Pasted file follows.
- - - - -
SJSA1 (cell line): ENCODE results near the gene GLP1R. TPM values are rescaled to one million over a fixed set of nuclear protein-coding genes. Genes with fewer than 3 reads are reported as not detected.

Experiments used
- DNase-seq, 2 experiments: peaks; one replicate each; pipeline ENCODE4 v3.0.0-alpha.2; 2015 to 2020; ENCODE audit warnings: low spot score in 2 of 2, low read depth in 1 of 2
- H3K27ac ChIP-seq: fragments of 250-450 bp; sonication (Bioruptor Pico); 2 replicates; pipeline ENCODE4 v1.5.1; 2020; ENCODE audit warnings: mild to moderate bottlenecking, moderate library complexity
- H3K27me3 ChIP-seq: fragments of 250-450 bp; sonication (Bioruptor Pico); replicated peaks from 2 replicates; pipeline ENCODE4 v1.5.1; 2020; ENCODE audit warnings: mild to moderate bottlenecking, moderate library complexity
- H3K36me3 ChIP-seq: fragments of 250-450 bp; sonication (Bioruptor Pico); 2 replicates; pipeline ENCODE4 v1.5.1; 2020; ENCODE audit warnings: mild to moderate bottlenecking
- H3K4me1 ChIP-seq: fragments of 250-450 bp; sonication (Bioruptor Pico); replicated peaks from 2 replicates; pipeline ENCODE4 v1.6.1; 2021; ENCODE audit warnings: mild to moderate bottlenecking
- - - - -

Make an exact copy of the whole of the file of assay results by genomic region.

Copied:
SJSA1 (cell line): ENCODE results near the gene GLP1R. TPM values are rescaled to one million over a fixed set of nuclear protein-coding genes. Genes with fewer than 3 reads are reported as not detected.

Experiments used
- DNase-seq, 2 experiments: peaks; one replicate each; pipeline ENCODE4 v3.0.0-alpha.2; 2015 to 2020; ENCODE audit warnings: low spot score in 2 of 2, low read depth in 1 of 2
- H3K27ac ChIP-seq: fragments of 250-450 bp; sonication (Bioruptor Pico); 2 replicates; pipeline ENCODE4 v1.5.1; 2020; ENCODE audit warnings: mild to moderate bottlenecking, moderate library complexity
- H3K27me3 ChIP-seq: fragments of 250-450 bp; sonication (Bioruptor Pico); replicated peaks from 2 replicates; pipeline ENCODE4 v1.5.1; 2020; ENCODE audit warnings: mild to moderate bottlenecking, moderate library complexity
- H3K36me3 ChIP-seq: fragments of 250-450 bp; sonication (Bioruptor Pico); 2 replicates; pipeline ENCODE4 v1.5.1; 2020; ENCODE audit warnings: mild to moderate bottlenecking
- H3K4me1 ChIP-seq: fragments of 250-450 bp; sonication (Bioruptor Pico); replicated peaks from 2 replicates; pipeline ENCODE4 v1.6.1; 2021; ENCODE audit warnings: mild to moderate bottlenecking